Residential life staff, campus volunteers unite to pack student belongings

student moveout
Volunteers help pack students' belongings for shipment home March 16. (Photo: Joe Angeles/Washington University)

The task was as Herculean as it was heartbreaking: Pack and ship some 2,000 boxes of books, computers, medications and other essentials to Washington University in St. Louis students across the globe. 

“The WashU community really pulled together,” said Kawanna Leggett, executive director of residential life. “What united us was a deep concern for our students. We know our students are feeling stress and anxiety right now, and we want to help in any way we can.”

In response to the COVID-19 crisis, Chancellor Andrew D. Martin announced on March 11 the transition to online learning and closure of university housing for most residents. With students away for spring break, Leggett and her team, along with Jeff Cooper, director of auxiliary enterprises, developed a plan to recruit, train and deploy some 200 university volunteers across the South 40, the Village, Fraternity Row, the Lofts and university-owned off-campus apartments. 

“Our goals were to protect the health and safety of everyone involved and to do our best to honor our students′ spaces,” Leggett said.

Last week, volunteers and residential life staff worked off of forms filled out by students listing what they needed and where it could be found. Once the box was packed, movers added a note from Martin encouraging students to be well and to keep their WashU spirit.

“You got this,” the letter closed. 

Not everything could be shipped.

“We found some fish and some gerbils that we′re taking good care of,” Leggett said. 

Leggett knows the process has not gone smoothly for every student and said the Office of Residential Life continues to work with families on outstanding issues. But most of the responses have been positive. Ethan Kadet, a sophomore from Minnesota studying international and area studies and sociology, both in Arts & Sciences, received his box of textbooks, notebooks and a calendar March 21. He especially appreciated Martin′s note.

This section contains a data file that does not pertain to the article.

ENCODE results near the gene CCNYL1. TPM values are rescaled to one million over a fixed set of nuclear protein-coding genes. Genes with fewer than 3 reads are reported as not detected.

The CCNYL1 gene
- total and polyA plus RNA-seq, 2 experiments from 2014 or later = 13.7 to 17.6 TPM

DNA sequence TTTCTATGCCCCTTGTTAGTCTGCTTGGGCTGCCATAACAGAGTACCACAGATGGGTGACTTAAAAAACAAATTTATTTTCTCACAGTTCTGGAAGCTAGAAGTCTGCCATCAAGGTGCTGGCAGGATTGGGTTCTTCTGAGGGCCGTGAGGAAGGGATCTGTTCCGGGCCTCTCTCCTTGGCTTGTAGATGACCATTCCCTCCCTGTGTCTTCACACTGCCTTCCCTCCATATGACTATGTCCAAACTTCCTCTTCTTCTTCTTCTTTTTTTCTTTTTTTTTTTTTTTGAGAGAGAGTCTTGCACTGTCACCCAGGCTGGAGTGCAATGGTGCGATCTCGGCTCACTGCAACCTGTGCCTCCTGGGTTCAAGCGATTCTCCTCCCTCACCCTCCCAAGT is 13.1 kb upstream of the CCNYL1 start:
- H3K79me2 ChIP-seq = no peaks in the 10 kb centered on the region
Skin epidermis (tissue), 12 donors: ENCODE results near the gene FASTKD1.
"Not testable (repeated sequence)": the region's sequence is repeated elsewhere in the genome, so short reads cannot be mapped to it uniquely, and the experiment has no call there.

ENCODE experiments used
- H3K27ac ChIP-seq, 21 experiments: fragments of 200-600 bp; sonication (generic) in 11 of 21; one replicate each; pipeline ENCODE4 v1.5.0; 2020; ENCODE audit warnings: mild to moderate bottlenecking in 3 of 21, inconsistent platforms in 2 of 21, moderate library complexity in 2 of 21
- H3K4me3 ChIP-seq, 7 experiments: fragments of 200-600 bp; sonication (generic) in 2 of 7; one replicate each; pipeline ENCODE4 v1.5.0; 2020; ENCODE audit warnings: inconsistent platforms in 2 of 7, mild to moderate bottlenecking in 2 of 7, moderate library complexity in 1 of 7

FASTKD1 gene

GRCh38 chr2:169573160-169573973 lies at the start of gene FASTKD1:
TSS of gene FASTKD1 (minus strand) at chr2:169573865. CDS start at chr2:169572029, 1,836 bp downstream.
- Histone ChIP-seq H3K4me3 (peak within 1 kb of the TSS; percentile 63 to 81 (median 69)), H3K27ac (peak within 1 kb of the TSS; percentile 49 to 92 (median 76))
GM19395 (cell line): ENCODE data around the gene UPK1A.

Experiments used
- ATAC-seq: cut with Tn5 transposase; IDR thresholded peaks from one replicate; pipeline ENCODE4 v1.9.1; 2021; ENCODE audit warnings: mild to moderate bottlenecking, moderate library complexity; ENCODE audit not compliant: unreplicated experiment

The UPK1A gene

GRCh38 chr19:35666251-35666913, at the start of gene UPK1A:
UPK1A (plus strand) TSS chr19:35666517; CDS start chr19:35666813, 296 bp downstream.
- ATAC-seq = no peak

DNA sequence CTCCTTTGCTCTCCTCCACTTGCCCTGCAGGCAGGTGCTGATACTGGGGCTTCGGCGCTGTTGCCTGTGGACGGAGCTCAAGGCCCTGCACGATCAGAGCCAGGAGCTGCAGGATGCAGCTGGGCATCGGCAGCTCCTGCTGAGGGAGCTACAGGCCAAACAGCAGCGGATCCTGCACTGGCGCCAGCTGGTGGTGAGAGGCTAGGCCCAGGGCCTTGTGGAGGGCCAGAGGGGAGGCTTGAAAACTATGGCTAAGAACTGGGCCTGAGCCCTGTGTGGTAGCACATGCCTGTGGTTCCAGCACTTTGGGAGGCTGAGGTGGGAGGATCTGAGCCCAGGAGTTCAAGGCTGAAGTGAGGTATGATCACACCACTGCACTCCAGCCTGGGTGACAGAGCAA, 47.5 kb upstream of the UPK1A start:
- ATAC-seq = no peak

Sharon Gilfix Kadet posted a picture of sophomore Ethan Kadet opening his package.

“That was a nice surprise,” Kadet said.

 Some 4,575 students live in Office of Residential Life housing both on and off campus. About 350 students have been granted permission to remain on campus.

Plans to ship remaining items are on hold as both St. Louis and St. Louis County have issued mandatory stay-at-home orders. Leggett said all rooms and buildings will remain locked and the Washington University Police Department and Allied Security will continue regular patrols both on and off campus.

If and when residential life staff need more help, Chris Deutschmann, assistant registrar at Olin Business School and mother of a Washington University sophomore, is ready to volunteer again. She spent March 16 packing student items from Park House. 

“I just feel for these students,” Deutschmann said. “On one hand, it was sad gathering these items for students, knowing they had to leave campus and their friends so abruptly. But it was also reaffirming that WashU is a place that really cares.” 

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